Line 349: please replace tsunami by “tsunamis”
Line 357: “Palau-no reference yet”: please add a reference or at least a personal communication or observation or delete Palau entirely.
Line 364: “Delesalle 1985” is missing from the reference list
Line 405: “invariably” is a bit strong as you are not sure in some cases: it would write “almost invariably” or “probably invariably” as this is closer to the current state of knowledge
Line 409: “Shinn 1976” is missing from the references
Line 420: “Roth and Dehyn 2013” are missing from the references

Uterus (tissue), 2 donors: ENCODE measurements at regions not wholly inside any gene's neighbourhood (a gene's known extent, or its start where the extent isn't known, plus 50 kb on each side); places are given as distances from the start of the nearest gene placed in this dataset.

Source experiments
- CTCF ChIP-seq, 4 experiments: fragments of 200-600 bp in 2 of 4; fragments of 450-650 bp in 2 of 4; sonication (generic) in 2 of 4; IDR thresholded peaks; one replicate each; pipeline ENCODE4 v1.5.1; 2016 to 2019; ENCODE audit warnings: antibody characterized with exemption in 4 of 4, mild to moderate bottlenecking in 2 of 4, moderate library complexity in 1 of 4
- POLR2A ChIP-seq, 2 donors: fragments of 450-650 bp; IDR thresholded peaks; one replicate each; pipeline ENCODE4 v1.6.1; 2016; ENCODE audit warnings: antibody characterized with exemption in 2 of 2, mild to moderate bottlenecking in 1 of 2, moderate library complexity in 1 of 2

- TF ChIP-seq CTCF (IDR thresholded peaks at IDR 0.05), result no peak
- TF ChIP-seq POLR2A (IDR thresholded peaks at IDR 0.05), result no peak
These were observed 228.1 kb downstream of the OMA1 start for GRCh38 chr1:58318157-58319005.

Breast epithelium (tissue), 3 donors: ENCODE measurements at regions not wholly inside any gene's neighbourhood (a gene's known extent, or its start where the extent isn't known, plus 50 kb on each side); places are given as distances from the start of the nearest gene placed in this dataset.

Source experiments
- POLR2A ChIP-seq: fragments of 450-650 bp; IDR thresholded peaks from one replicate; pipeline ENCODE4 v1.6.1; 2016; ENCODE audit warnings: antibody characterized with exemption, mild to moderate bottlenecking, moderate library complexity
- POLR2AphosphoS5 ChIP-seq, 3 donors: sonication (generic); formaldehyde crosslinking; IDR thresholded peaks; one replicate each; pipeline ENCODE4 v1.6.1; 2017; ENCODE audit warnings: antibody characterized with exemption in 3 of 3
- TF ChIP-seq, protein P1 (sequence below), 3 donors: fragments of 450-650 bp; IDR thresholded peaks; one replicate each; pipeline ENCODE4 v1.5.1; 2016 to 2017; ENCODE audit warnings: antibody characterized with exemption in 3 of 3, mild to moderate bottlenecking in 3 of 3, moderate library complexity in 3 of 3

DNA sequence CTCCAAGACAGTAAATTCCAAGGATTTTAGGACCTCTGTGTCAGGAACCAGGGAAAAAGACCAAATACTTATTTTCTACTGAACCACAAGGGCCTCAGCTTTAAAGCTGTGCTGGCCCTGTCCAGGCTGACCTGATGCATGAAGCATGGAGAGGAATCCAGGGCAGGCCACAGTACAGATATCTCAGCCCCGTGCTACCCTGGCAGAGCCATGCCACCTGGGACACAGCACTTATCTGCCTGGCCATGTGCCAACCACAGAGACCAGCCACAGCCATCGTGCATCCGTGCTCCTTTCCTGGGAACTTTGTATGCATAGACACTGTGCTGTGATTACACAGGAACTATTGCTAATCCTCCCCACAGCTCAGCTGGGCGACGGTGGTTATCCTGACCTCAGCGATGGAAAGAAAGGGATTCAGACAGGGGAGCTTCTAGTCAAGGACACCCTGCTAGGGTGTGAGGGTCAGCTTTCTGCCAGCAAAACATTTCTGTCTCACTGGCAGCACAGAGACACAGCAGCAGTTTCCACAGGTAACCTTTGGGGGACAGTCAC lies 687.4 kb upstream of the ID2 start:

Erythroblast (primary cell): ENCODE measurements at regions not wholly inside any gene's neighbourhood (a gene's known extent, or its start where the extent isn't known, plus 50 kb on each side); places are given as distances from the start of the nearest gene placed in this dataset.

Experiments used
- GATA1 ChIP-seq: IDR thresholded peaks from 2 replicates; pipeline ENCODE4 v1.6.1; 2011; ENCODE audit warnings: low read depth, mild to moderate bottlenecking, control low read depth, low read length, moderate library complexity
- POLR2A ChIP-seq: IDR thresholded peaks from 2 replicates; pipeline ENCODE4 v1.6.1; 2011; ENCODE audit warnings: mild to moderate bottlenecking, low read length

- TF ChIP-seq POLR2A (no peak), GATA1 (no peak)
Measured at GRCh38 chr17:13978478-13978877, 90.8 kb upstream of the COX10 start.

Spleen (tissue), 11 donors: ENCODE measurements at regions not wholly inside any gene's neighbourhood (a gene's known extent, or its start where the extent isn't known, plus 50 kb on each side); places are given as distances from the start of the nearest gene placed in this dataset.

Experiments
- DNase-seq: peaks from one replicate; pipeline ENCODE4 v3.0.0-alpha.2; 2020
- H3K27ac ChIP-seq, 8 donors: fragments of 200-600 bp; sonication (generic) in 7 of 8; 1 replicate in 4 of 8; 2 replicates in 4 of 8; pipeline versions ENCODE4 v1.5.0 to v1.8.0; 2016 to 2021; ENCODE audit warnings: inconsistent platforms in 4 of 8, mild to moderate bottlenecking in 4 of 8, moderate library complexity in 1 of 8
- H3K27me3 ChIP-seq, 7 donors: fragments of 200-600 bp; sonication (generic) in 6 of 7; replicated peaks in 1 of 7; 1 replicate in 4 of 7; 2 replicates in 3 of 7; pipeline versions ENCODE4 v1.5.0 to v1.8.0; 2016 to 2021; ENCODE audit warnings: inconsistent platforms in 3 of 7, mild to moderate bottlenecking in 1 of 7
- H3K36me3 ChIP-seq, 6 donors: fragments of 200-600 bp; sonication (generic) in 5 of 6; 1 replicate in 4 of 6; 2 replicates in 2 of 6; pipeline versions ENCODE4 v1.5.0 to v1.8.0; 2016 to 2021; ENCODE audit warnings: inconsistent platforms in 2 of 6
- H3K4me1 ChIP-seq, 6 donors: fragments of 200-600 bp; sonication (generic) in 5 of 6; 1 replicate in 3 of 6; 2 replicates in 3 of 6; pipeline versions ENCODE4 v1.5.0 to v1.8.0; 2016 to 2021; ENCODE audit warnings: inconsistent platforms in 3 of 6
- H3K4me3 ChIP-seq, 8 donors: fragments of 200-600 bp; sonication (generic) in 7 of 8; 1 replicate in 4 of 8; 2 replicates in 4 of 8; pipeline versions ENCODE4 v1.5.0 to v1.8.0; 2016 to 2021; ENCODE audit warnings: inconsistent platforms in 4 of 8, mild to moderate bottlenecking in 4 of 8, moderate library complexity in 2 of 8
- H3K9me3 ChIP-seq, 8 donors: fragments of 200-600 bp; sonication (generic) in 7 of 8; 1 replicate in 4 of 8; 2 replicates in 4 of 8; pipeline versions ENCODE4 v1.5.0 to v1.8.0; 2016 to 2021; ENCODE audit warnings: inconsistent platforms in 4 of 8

Line 426: “extrinsic influences”: please cite here and in other parts of the text or another reference to define the difference between extrinsic and intrinsic influences on reef growth => Aronson RB. 2011. Intrinsic And Extrinsic Drivers On Coral Reefs. Encyclopedia of Modern Coral Reefs: Structure, Form and Process:610-612.
Line 449-450: please list what would be necessary to recognize or study the formative Holocene or earlier state
Line 449-455: this approach could also be used before applying remote sensing or more expensive coring or seismic studies or to supplement these methods; please add something among these lines here as your approach really opens such possibilities
Line 735 – 768: all these references are out of place (not alphabetical); please rearrange and integrate them correctly (alphabetically) in other parts of the reference list